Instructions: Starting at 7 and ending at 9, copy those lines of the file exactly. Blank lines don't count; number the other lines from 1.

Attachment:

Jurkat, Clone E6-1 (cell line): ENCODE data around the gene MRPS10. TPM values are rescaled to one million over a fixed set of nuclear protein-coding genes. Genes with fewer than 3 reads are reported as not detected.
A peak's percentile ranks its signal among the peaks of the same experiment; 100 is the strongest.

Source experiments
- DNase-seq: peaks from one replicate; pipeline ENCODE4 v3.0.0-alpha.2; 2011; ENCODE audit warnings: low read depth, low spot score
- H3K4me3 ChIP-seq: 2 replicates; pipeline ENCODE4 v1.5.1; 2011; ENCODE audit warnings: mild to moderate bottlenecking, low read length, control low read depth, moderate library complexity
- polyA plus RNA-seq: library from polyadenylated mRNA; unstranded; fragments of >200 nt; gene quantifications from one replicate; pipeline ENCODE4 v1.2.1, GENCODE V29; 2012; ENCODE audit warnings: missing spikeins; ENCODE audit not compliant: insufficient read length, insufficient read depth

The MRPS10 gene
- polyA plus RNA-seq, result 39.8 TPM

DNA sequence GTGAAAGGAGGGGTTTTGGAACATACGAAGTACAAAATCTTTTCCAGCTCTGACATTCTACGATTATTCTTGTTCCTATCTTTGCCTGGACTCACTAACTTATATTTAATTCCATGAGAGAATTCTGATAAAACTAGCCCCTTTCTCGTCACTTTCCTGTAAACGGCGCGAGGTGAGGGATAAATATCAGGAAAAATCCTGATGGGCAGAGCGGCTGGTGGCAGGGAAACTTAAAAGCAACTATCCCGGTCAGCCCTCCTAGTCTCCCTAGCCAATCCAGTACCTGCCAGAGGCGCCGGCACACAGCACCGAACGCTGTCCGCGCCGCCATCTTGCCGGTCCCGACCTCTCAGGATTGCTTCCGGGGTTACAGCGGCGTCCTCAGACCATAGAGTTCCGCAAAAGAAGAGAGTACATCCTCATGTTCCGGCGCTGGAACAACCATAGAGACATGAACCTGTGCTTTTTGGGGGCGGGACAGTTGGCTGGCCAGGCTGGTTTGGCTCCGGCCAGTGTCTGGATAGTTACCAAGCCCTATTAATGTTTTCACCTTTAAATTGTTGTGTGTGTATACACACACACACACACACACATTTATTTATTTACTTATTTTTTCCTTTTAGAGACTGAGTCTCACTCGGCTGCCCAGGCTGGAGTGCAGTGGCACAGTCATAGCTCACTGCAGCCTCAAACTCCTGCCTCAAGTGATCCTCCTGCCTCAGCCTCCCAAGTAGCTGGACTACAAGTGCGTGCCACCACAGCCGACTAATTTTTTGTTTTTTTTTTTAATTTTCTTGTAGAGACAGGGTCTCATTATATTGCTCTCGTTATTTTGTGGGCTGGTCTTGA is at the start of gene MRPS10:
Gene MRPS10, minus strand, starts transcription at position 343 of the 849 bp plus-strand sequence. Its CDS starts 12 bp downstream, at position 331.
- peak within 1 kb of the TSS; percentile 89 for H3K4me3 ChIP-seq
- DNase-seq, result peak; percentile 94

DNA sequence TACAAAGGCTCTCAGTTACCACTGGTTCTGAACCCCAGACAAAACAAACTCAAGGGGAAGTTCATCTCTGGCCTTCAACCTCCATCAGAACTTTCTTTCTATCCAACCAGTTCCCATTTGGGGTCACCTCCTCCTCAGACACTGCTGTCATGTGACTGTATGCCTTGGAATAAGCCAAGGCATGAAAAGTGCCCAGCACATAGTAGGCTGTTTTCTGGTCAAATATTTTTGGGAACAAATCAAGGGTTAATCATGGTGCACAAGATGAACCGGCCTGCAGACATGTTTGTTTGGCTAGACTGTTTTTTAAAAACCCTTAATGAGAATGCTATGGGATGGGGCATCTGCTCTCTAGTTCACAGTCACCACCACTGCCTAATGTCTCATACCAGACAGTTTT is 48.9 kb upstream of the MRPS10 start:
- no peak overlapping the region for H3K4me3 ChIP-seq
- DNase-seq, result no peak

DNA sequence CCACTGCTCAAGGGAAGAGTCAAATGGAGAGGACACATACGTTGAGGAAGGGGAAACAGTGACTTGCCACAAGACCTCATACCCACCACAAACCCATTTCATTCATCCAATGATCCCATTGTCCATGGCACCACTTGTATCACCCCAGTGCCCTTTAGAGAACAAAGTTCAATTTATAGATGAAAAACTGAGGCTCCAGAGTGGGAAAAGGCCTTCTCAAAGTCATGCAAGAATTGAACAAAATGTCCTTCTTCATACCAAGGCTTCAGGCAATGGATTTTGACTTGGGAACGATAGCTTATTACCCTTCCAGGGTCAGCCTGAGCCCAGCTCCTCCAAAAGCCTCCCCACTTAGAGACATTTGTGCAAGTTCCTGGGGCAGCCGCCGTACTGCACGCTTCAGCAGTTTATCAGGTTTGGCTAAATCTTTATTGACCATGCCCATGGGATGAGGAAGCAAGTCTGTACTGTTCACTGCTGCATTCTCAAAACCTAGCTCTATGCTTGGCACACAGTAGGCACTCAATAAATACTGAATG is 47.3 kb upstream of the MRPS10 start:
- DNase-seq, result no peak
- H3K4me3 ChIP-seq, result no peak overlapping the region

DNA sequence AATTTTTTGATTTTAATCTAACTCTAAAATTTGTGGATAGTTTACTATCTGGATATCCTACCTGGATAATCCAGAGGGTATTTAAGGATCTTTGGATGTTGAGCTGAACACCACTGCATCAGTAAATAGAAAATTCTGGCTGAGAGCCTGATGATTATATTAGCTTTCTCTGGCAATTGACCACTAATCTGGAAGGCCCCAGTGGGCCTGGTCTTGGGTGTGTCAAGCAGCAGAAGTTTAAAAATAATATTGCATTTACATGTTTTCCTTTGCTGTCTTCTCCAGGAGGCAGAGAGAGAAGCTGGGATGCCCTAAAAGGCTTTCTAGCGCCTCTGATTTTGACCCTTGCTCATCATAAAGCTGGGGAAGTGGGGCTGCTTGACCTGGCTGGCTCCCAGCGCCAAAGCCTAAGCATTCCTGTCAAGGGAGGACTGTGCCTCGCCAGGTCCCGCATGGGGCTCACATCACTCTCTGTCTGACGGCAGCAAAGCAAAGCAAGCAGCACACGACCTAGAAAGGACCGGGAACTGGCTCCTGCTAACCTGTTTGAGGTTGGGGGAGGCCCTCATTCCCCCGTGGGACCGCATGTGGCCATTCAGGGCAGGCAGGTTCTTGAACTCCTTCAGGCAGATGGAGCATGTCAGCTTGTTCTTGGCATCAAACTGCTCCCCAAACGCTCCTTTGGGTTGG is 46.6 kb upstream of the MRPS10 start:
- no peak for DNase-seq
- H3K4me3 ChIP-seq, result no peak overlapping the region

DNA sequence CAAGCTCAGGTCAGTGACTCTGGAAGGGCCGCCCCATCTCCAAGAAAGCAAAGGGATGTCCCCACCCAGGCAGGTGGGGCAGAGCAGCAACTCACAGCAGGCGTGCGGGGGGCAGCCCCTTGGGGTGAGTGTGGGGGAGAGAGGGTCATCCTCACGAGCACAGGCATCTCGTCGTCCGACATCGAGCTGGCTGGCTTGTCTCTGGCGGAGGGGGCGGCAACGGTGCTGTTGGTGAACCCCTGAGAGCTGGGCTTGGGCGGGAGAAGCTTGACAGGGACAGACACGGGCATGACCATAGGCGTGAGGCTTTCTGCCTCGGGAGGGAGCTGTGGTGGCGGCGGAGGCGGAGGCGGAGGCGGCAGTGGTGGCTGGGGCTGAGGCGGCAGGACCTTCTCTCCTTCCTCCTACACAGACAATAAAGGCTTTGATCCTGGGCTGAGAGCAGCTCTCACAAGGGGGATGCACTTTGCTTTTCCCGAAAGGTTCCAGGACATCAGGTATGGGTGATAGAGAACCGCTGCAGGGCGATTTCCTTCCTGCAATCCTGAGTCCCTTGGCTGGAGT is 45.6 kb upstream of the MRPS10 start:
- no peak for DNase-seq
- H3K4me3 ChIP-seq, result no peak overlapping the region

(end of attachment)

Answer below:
The MRPS10 gene
- polyA plus RNA-seq, result 39.8 TPM

DNA sequence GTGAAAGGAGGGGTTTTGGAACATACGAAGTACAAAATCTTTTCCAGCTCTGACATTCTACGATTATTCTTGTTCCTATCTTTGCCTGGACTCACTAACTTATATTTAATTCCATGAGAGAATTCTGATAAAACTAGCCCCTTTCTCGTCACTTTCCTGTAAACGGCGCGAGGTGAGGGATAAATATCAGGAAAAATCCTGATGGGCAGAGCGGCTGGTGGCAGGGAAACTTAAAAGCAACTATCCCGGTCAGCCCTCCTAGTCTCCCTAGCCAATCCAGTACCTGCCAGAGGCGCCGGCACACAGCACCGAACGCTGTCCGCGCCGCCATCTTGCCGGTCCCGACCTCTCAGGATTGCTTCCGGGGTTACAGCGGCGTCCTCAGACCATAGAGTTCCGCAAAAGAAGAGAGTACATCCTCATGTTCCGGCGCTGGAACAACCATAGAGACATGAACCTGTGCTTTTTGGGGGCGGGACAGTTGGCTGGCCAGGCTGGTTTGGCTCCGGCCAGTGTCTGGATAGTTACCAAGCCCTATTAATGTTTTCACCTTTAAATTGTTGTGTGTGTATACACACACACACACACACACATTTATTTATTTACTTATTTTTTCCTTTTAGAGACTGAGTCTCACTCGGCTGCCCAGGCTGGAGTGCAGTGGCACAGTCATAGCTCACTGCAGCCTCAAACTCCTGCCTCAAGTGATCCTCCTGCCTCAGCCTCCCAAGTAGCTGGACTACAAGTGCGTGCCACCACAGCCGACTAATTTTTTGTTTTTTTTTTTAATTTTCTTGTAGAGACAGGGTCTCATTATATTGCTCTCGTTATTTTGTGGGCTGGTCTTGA is at the start of gene MRPS10: